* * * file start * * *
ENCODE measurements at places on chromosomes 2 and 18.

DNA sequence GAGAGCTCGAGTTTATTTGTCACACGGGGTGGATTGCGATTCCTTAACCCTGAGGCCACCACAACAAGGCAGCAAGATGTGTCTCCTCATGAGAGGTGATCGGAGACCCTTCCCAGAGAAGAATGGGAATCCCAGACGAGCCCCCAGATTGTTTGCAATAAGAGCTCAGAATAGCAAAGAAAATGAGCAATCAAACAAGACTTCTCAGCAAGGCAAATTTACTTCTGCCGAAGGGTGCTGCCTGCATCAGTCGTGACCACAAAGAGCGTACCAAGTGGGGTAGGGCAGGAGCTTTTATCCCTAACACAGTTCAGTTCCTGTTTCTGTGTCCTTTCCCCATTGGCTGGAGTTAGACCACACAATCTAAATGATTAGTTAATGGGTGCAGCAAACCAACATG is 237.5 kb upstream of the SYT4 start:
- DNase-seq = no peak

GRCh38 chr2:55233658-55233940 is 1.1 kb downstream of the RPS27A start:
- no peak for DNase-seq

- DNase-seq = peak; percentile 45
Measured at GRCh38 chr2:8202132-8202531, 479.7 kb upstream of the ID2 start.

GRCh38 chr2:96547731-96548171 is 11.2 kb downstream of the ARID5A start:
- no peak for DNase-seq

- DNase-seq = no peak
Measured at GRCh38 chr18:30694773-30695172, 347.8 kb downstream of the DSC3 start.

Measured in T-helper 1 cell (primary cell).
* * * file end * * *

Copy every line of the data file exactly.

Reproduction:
ENCODE measurements at places on chromosomes 2 and 18.

DNA sequence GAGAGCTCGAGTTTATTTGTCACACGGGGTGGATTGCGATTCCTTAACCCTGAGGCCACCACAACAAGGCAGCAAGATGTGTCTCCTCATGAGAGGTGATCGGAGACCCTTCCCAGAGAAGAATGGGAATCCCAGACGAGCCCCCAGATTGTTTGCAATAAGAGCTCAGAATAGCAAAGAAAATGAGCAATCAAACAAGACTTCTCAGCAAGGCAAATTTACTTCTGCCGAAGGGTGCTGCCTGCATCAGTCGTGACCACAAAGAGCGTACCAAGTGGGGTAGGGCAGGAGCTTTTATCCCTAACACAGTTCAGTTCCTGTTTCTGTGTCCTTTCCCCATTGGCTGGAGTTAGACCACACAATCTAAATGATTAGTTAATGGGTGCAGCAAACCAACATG is 237.5 kb upstream of the SYT4 start:
- DNase-seq = no peak

GRCh38 chr2:55233658-55233940 is 1.1 kb downstream of the RPS27A start:
- no peak for DNase-seq

- DNase-seq = peak; percentile 45
Measured at GRCh38 chr2:8202132-8202531, 479.7 kb upstream of the ID2 start.

GRCh38 chr2:96547731-96548171 is 11.2 kb downstream of the ARID5A start:
- no peak for DNase-seq

- DNase-seq = no peak
Measured at GRCh38 chr18:30694773-30695172, 347.8 kb downstream of the DSC3 start.

Measured in T-helper 1 cell (primary cell).